Rosie's Book Review team 1

Teaser Tuesday #TuesdayBookBlog

Teaser Tuesday is a weekly bookish meme, hosted by MizB of A Daily Rhythm. Anyone can play along! Just do the following:

• Grab your current read
• Open to a random page
• Share two or three “teaser” sentences from somewhere on that page
• BE CAREFUL NOT TO INCLUDE SPOILERS! (make sure that what you share doesn’t give too much away! You don’t want to ruin the book for others!)
• Share the title & author, too, so that other TT participants can add the book to their TBR Lists if they like your teasers!

Wind rose

This week’s Teaser passages come from The Virgin of the Wind Rose by Glen Craney. Described as a Christopher Columbus mystery thriller, this book moves through the centuries in a complex, intriguing plot.

“Blind and lost she knew she couldn’t outrun them.  She climbed up the wall slots and slithered inside the highest burial niche.  Three shadows passed by with flashlights.  The beam stopped at the niche below her.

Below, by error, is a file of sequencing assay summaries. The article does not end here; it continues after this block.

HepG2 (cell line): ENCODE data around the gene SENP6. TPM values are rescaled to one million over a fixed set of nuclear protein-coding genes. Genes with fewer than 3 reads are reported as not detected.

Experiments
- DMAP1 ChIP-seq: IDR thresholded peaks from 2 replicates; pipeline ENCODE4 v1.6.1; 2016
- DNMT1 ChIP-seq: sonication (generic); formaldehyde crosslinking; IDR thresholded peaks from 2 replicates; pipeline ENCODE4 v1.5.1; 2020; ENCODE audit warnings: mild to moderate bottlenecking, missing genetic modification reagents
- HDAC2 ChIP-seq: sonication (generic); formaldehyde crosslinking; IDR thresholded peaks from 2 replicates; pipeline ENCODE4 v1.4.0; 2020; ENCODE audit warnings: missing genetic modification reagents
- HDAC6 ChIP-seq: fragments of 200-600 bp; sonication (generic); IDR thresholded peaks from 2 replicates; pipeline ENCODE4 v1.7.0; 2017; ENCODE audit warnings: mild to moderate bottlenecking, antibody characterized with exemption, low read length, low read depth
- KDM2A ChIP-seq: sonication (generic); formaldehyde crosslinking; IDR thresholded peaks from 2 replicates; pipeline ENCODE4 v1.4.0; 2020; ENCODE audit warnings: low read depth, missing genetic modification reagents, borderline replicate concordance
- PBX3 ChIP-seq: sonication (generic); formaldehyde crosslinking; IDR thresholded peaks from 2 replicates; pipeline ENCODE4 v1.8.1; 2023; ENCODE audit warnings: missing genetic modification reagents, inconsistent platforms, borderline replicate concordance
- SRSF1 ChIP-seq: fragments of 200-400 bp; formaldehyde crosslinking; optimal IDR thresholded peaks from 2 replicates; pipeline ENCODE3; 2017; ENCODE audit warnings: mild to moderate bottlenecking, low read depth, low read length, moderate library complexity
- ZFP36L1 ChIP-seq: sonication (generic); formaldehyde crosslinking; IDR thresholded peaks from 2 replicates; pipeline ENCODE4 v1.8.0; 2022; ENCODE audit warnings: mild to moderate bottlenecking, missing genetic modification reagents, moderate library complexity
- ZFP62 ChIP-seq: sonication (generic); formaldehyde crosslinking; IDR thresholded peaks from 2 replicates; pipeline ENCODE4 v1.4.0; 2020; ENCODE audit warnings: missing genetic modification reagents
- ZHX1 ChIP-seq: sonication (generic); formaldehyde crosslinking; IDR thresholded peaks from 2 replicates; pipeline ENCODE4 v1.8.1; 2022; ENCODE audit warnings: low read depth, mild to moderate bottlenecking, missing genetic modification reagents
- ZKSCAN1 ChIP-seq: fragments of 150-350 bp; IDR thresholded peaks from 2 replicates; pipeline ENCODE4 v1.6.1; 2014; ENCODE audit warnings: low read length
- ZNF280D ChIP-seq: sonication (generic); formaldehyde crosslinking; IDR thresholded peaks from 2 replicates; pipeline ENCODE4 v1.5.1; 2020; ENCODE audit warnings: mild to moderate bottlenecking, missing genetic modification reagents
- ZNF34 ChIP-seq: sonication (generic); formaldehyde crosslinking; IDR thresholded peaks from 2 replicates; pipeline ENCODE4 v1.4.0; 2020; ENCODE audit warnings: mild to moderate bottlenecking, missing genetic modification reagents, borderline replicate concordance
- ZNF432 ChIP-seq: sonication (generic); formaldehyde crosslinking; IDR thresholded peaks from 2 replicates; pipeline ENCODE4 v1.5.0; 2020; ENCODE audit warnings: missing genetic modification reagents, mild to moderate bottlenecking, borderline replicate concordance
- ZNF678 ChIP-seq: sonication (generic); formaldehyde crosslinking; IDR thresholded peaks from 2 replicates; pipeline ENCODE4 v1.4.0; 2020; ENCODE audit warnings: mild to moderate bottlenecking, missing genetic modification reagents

Slowly the voices receded. A door was bolted.”

My review will be posted next week.

 

Never Say Sorry by Rose Edmunds

Never say

Set in the world of corporate finance, Never Say Sorry could easily be very confusing to the average reader, but the ten characters who play major parts in the plot are all clearly drawn personalities, even if their motives are deliberately obtuse.  I particularly liked Brad, the global CEO of BEP Pharmaceuticals who made sure that he met his security consultant, Wayne, in various New Jersey diners so that he could eat the junk food denied him by his wife.

The heroine, Claudia is a larger than life, vibrant but prickly journalist, who intends to be noticed and to make her mark in her chosen career.  In contrast the hero, Hugh, is a rather wet behind the ears, lazy, pleasure-loving accountant.  And yet his failings make him likeable.

These two disparate characters are paired up, by accident of fate, against their initial instincts, to investigate pharmaceutical and financial fraud.  As they stumble towards the truth, they are both in grave danger as intrigue and deception leads to a thrilling conclusion.